Fate? Fiction? Fact?
Who can say? Whether it’s imagination, disagreement, politics over rare and expensive objects, or planets aligning poorly – there are a number of gemstones rumored to curse those who own them. Of course, in at least one famous case below, the rumors may have been exaggerated to appeal to a buyer. But whatever the case there’s entertainment value in the stories below.
The Delhi Purple Sapphire
Removed from India during the 1857 Rebellion, the Delhi Purple sapphire has a troubled history. Some time after its removal from the Temple of Indra (the Hindu god of war and weather) the purple stone surfaced in England, in the hands of one Colonel W. Ferris. Soon afterwards the dear Colonel went bankrupt and declined in health. His son inherited the stone and, upon experiencing similar fates as his father, gifted it to a friend.
Solved? No. The friend committed suicide!
That’s not all. Edward Heron-Allen took ownership in the late 1800s and soon underwent a string of misfortunes. When he passed the amethyst to a friend who was a singer she lost the use of her voice and never sang again. Ultimately it was placed in the Vault of the Natural History Museum in London, locked within seven different boxes where it was instructed not to be removed until three years after the owner’s death.
The Black Prince’s Ruby
This cursed stone began as an imposter. For over 400 years it posed as a ruby in the Crown Jewels of the United Kingdom until proven to be red spinel. This actually occurred with a number of famous pieces in history. You can read about this, as well as “the red trickster” in a prior GemBlog article, Identifying isotropic vs anisotropic gemstones.
This beautiful spinel (nee ruby) has been a part of lore since it belonged to the Sultan of Granada. That potentate was killed in battle by Pedro the Cruel (what a lovely name), the King of Castile, who took the ruby…err…spinel as his battle prize. But soon after taking possession, the Cruel one’s forces were attacked by his own half-brother. He appealed to Edward the Black Prince – you can see where this is going – for assistance. And when Edward’s forces helped Pedro the Cruel defeat his rebellious half-brother the gemstone was given to the Black Prince of Wales in thanks.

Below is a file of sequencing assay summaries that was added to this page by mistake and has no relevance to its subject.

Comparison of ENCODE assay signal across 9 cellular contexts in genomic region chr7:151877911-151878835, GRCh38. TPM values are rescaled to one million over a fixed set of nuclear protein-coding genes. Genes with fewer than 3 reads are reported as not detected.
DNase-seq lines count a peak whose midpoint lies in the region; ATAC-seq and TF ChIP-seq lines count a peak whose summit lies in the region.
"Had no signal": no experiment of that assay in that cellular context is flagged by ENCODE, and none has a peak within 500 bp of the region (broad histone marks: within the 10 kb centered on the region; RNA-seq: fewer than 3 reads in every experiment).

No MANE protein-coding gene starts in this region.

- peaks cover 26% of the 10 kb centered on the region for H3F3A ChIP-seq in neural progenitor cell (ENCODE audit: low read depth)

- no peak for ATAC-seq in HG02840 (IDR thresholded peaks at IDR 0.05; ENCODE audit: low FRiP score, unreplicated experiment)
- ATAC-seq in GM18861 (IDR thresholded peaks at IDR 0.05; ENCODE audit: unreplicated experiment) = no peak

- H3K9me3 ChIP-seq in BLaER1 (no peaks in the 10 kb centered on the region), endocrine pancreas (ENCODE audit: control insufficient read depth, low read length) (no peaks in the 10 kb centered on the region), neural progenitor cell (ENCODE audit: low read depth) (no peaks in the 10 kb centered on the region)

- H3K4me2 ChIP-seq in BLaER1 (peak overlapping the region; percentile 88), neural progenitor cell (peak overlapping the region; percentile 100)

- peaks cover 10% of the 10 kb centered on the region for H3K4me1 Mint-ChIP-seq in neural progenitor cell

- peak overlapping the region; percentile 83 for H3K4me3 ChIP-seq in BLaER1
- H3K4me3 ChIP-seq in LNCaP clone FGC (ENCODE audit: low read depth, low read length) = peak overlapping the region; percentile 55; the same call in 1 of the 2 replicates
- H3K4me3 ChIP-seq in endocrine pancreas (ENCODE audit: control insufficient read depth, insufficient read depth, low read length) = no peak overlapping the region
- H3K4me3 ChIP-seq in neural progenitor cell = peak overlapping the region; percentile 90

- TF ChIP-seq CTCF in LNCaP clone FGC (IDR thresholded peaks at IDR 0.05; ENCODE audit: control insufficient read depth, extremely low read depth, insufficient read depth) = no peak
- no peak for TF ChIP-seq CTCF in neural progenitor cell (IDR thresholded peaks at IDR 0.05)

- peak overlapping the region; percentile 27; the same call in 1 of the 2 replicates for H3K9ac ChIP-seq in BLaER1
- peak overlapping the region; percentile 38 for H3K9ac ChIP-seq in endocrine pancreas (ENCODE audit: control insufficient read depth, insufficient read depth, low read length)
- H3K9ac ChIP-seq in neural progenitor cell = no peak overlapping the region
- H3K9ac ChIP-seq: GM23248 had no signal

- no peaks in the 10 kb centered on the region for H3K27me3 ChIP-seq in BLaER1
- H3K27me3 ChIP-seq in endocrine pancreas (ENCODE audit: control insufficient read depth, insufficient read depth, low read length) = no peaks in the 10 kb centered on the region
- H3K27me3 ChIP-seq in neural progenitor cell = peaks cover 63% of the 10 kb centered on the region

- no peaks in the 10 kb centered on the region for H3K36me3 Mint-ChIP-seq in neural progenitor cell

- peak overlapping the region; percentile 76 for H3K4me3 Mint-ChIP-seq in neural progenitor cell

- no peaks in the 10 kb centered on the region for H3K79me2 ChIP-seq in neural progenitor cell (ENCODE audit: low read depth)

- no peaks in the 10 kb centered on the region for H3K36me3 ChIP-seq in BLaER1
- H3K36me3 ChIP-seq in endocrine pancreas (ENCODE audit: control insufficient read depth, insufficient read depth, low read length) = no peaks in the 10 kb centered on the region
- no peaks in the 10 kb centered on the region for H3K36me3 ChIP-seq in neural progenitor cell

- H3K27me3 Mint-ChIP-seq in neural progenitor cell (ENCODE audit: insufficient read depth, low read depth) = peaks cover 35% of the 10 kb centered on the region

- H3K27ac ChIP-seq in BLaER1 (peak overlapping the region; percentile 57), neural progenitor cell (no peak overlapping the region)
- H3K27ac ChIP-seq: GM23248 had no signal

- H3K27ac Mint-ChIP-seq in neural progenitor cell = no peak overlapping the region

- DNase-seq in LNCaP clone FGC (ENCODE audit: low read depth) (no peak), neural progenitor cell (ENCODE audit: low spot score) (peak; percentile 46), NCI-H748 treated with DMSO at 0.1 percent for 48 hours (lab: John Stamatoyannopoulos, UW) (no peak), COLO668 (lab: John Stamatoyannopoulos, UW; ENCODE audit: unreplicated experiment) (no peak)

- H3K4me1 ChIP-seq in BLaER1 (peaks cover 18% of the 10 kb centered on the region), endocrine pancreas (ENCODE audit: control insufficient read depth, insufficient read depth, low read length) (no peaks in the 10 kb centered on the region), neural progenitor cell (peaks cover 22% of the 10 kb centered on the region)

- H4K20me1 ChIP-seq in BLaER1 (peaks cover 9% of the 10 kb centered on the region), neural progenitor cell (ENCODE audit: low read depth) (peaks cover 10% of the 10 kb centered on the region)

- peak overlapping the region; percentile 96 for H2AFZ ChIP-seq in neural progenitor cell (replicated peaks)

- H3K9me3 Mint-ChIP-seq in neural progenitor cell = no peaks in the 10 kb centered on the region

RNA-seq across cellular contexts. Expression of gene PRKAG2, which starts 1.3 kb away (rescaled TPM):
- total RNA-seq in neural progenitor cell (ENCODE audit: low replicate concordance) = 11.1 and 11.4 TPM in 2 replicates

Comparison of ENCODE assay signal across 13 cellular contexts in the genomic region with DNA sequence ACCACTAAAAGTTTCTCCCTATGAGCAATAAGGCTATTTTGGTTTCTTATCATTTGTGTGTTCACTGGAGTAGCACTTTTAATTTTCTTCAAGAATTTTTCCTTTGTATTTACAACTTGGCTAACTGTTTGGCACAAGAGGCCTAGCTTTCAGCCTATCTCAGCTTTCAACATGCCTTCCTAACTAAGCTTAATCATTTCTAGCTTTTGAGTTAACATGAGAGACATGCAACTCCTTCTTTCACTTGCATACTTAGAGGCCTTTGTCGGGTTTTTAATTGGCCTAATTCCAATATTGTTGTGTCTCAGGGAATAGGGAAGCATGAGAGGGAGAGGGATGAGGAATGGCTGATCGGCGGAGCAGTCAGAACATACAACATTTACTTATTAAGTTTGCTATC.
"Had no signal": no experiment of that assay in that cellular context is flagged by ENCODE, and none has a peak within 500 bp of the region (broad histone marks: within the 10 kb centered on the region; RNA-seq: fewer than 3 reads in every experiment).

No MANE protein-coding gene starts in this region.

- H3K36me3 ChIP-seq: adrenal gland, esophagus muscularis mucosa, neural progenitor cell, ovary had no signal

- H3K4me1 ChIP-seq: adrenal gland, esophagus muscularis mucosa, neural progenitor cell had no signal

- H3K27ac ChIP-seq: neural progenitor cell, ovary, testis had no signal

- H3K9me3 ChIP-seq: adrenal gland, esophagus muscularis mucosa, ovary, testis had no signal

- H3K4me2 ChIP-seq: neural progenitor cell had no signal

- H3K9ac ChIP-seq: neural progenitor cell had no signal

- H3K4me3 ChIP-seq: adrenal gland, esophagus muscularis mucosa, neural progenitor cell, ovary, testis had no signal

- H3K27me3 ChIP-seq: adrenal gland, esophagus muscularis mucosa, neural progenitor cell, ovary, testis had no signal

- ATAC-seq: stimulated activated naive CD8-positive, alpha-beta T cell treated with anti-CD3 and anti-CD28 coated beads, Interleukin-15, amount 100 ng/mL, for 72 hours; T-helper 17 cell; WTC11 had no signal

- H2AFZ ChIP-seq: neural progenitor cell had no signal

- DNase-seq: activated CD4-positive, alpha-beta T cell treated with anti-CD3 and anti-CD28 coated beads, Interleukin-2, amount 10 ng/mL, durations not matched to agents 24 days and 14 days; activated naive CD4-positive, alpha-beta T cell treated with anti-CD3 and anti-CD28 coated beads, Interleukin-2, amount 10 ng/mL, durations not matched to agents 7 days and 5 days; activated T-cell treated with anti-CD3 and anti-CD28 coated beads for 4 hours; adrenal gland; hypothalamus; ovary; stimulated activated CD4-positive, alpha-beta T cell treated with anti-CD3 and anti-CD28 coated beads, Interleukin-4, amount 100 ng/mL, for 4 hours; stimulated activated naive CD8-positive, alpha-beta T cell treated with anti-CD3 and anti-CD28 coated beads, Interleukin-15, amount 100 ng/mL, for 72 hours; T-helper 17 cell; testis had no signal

Ironically (or not) Edward contracted a disease around that time which ultimately caused his death.
A few more English Monarchs had bad-luck with the stone. Henry V wore it into battle and nearly died at Agincourt in 1445, and Richard III was said to be wearing it when he fell and died at the Battle of Bosworth in 1485. Depending on what you may believe, the curse has quieted. But people still speculate when odd or mysterious dangers or damage occur near the Tower of London.
The Hope Diamond
We will conclude with the most famous of them all.
The Hope Diamond began as the Tavernier Blue, which merchant traveler Jean-Baptiste Tavernier brought to France from India in the late 1600s. I should mention a prior GemBlog post reviewing Tavernier’s exploits and The French Blue right here.
Sold to King Louis XIV, the diamond was worn until the looting of the French Crown Jewels in 1792. Evidence suggests the stone resurfaced after being recut into what we know as the Hope Diamond today, but there’s more to the story. Acquired by King George IV, the diamond had to be sold after his death to pay massive debt. The next time it surfaced it was in the possession of London gem specialist Henry Philip Hope – with no provenance or origin documented. It stayed with Hope’s family for some time.
In 1909 Pierre Cartier purchased the “Hope Diamond,” intending to sell it in the prosperous American market. Despite prospective purchasers being a small target audience, Cartier was a tremendous salesman. He found an interested buyer in Evalyn Walsh McLean. In addition to changing the setting design, Pierre romanced the concept of the diamonds “curse,” which actually appealed to McLean. She felt that unlucky items had proven lucky for her and acquired the Hope.
Poor Evalyn. Soon afterwards, her first-born son was killed in an automobile crash and her husband ran off with another women. He succeeded in spending their fortune before being committed to a sanitarium. It didn’t end there. Her daughter died of a sleeping pill overdose and their family business (The Washington Post) went out of business. Sadly, the next year Evalyn Walsh McLean died.
The silver lining to this story is that Harry Winston purchased McLean’s collection and donated it to the Smithsonian. It’s their most popular attraction, in case you want to go see it for yourself.
It appears that the curse has been lifted, but I’m not going to lie. On my last visit I wore a personal “lucky charm” to ward off any bad juju or spirits.
So far so good.